Where the heck is Montmorency?
Guide to Montmorency. Where is Montmorency?
I was sitting at my desk around nine this morning when I got a call from an estate agent. She said, “Are you that person who hears everything?”
I said, “Pardon, what was that?”
There was a long pause and then she asked me to write up a house for her in Montmorency.
Where the heck is Montmorency, I thought. Sounds like something you’d pick up at a rave party. It’s fun to say though, Montmorency. If you hold your tongue while you say it it’s even more fun. Momporempthy.
Anyway, I looked it up, and sure enough, there it was, 18 km’s North East of Melbourne’s CBD – nestled between Greensborough and Eltham. It also said that this is where world renowned singer Gotye grew up. Born in Belgium, he moved to Montmorency when he was two. Okay, I thought. But who’s Gotye? Then I remembered, he’s just somebody that I used to know.
How to get to Montmorency
I said I’d get straight on it, made a sandwich with leftover corned beef, cheese and tomato relish, washed it down with a cup of English Breakfast and took the Western Ring Road eastwards. I swung onto Greensborough Road, over Main St Greensborough and wound around The Watermarc Aquatic Centre where giant waterslides dart out from the building and hang above the street, Impressive! As I drove across the Plenty River and right onto Para Road, I was greeted by two large football grounds with a black and white billboard that read: Home of the Monty Magpies. Hmm?
I drove up Were street (pronounced Weir), Montmorency’s main drag, where a giant windmill – an actual life-size Windmill – stands at the top of the street. You don’t see that every day. A train station at the foot of the street has views of the hills, and outside cafés line the street. I parked out front of the Newsagent / Post Office and took a stroll.
What’s Monty like?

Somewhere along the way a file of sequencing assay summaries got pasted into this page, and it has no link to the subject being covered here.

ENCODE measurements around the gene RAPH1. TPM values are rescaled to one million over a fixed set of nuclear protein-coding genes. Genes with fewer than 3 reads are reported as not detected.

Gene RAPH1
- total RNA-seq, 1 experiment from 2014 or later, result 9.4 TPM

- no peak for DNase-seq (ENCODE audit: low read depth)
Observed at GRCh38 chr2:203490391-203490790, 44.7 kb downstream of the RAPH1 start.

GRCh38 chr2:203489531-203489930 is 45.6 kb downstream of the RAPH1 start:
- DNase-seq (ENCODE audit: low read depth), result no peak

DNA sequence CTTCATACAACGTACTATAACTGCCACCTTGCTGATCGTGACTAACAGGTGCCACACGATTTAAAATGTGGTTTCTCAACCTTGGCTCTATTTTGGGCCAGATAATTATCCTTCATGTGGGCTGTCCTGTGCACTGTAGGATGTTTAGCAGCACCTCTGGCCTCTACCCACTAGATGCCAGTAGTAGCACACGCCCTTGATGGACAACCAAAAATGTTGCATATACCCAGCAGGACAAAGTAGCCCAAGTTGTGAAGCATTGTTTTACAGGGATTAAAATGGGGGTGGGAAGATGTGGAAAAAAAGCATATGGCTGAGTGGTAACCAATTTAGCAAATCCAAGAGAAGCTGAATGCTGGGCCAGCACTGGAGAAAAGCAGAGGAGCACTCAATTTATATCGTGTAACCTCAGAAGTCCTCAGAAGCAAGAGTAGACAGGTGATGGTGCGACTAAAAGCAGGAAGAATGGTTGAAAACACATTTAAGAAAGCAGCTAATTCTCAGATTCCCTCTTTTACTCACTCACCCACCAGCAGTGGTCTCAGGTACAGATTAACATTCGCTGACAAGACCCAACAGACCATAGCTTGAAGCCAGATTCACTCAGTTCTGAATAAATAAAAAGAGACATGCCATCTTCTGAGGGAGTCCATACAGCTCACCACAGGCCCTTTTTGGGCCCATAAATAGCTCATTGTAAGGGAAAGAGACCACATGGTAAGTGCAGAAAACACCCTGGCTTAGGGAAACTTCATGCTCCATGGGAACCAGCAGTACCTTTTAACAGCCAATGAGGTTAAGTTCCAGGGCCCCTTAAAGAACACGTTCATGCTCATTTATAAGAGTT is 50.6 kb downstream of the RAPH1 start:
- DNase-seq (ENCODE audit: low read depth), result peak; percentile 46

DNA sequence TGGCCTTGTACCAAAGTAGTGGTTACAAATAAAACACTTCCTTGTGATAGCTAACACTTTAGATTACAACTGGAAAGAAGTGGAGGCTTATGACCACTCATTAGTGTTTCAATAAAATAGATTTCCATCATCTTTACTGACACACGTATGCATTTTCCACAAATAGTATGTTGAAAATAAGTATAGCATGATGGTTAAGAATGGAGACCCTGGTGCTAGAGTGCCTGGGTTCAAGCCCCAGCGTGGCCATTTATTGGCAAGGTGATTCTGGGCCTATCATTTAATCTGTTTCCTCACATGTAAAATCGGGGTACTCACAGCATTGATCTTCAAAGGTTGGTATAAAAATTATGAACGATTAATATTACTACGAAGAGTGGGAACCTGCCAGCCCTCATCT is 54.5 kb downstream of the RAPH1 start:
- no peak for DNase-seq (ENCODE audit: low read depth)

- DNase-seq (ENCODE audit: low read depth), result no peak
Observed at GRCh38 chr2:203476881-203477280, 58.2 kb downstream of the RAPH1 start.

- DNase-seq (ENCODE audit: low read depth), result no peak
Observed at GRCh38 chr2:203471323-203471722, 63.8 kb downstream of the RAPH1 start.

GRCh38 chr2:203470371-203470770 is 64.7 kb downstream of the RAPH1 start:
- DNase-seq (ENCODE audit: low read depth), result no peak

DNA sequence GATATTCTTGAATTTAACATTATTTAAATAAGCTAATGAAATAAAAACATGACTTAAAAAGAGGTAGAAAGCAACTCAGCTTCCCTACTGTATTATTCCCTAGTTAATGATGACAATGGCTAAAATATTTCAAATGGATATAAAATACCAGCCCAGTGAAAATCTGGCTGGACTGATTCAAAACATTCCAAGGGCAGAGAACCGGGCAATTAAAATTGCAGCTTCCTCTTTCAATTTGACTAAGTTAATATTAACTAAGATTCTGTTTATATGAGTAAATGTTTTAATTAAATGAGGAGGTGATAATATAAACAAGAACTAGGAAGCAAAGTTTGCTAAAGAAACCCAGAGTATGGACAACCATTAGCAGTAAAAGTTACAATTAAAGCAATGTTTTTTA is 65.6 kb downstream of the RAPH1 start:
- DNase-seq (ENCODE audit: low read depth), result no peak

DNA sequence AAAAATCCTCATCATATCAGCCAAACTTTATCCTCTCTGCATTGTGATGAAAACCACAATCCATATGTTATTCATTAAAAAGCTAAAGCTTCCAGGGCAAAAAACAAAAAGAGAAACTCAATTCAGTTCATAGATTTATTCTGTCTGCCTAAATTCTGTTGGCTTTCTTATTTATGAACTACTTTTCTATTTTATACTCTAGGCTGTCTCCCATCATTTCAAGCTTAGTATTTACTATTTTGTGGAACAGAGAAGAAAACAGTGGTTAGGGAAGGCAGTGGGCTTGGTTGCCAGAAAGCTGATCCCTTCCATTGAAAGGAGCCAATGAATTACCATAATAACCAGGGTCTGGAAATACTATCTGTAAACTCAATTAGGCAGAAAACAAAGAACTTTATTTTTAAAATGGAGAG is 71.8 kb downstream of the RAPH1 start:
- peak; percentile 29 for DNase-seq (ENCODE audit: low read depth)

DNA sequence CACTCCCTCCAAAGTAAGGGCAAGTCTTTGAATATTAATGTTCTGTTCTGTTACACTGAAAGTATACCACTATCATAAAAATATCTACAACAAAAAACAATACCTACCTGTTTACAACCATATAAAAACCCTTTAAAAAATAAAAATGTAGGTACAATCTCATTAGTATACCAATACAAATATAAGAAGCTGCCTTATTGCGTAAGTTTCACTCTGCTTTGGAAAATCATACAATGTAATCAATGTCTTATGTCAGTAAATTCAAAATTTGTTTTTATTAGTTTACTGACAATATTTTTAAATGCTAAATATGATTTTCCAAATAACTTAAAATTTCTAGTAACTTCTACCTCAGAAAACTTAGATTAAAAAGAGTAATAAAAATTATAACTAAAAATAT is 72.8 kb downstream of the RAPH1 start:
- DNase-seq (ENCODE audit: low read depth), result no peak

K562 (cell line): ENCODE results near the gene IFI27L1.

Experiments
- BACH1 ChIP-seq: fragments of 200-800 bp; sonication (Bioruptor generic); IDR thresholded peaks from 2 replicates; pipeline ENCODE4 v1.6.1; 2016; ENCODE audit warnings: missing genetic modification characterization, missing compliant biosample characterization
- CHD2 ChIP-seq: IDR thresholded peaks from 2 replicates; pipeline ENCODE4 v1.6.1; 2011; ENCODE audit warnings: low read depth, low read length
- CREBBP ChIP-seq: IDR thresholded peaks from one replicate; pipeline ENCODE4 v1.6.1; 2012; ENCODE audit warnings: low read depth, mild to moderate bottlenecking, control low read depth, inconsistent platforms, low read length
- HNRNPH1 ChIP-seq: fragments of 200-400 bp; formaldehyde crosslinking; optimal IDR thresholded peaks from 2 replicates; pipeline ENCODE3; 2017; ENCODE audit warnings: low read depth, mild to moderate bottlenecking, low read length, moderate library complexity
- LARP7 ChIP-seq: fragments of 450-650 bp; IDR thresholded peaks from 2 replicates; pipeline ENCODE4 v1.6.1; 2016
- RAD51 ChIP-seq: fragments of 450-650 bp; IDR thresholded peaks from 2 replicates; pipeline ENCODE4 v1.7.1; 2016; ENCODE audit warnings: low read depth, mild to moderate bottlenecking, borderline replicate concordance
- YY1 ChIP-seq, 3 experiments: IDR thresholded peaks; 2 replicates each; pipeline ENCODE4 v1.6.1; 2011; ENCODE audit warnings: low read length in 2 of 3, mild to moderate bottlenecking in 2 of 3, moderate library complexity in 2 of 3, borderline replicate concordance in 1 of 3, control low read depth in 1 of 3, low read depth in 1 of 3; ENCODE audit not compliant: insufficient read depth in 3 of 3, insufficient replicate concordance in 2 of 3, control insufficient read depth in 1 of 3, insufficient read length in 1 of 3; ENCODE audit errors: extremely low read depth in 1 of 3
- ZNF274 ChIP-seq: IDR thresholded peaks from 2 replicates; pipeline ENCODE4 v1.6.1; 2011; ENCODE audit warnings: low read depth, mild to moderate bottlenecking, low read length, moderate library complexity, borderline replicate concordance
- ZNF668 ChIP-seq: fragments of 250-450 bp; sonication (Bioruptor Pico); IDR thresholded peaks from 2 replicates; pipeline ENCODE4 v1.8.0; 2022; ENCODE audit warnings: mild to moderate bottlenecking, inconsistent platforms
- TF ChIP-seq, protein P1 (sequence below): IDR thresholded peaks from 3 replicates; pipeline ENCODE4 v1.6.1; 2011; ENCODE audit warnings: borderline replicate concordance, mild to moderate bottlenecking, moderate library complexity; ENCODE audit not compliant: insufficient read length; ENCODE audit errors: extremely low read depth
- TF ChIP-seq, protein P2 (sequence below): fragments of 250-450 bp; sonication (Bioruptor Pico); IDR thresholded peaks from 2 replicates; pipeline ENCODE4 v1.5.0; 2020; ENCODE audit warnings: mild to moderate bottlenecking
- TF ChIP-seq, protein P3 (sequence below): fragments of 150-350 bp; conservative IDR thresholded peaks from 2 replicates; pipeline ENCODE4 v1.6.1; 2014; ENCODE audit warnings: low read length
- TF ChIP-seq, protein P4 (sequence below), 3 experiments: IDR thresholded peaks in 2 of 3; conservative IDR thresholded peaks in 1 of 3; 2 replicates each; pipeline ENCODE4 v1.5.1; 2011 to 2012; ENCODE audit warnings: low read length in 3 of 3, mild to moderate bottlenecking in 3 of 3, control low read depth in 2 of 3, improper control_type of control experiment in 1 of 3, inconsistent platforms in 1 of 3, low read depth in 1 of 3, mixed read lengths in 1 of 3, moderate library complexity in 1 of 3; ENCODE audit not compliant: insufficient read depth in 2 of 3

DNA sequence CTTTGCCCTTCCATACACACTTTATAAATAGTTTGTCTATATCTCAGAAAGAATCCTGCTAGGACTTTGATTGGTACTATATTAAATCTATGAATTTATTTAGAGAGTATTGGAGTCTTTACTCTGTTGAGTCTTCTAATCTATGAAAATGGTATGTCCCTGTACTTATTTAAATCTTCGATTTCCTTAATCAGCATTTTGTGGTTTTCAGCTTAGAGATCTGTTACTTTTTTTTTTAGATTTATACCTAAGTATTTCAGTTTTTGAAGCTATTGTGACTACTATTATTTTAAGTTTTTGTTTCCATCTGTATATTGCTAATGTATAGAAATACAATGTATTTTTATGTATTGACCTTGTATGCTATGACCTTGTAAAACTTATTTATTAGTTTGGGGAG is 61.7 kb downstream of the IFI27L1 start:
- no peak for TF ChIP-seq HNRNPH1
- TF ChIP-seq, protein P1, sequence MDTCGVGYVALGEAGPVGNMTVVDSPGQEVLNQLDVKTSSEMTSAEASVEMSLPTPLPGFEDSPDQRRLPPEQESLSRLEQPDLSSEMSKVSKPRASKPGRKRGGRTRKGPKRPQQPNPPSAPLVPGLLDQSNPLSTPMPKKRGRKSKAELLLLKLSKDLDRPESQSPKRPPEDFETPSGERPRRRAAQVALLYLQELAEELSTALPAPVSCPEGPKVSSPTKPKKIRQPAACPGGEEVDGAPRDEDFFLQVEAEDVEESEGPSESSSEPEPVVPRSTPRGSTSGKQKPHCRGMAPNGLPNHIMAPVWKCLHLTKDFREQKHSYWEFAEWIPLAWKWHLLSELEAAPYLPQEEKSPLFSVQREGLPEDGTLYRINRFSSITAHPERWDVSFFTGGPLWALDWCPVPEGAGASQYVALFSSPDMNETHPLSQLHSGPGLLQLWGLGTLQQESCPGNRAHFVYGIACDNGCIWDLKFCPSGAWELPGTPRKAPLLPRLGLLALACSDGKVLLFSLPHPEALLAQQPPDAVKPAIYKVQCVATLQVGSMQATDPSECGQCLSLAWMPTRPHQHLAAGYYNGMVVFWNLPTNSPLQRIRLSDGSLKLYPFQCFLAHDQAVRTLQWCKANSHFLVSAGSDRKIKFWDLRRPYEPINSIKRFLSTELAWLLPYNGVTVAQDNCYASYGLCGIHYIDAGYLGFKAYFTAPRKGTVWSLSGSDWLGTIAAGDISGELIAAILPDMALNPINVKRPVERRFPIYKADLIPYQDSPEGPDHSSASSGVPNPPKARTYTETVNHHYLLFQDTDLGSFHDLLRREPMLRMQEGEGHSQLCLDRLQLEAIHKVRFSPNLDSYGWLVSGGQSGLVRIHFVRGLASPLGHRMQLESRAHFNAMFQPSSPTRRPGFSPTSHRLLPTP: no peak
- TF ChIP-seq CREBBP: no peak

First thing I noticed was the street was quite artsy – mosaics along the footpaths and murals on the walls. I entered a coffee shop at the top of the hill. An attractive woman wearing a blue apron and red t-shirt greeted me with a warm hello.
“G’day,” I replied, and followed up with, “Cappuccino, please.” You can’t teach that. She smiled politely and walked off.
I sat outside and peered down the hill towards the train station. The street was a mix of workers in overalls breaking for morning tea and mums with prams stopping for chats. Monty was growing on me. Monty, I discovered is the term the locals use. When I say locals, I don’t mean to suggest that they’re country folk. It’s only five minutes from Greensy, that’s Greensborough, or 45 minutes by train to the city on the Hurstbridge line.
Where did Monty get its name?
I got up to take some photos when an older lady brought out my coffee and waited ‘til I finished my snaps, “Only forty-odd years ago this was a fruit and vegetable growing town,” she announced. “Dairies and orchards filled these hills.”
“Crikey!” I said.
She stared at me blankly and went on. “It was founded in 1917 and named after a local farm, Montmorency Estate, which in turn was named after the town Montmorency Val-d’Oise, where French philosopher, Jean-Jacques lived.”
“Sacre bleu!” I said. “Wasn’t he that famous water guy?”
“No,” she sighed. “That’s Jacques Cousteau.”
She shook her head, mumbled something, and walked away.
Montmorency Valley France
What’s a Typical Monty Home?
I finished my drink, nice and hot too. Then decided on a drive around Monty, when I noticed something quite unusual. There were hardly two houses that looked alike. It’s a real hodge-podge of new and old. Old weatherboard homes, massive modern monstrosities and even old farm houses.
As I drove, I listened. It appears these differences can make it difficult to price a lot of these homes. One might sell for over $1 million and another half the price. But entry level is around $750,000 to $850,000.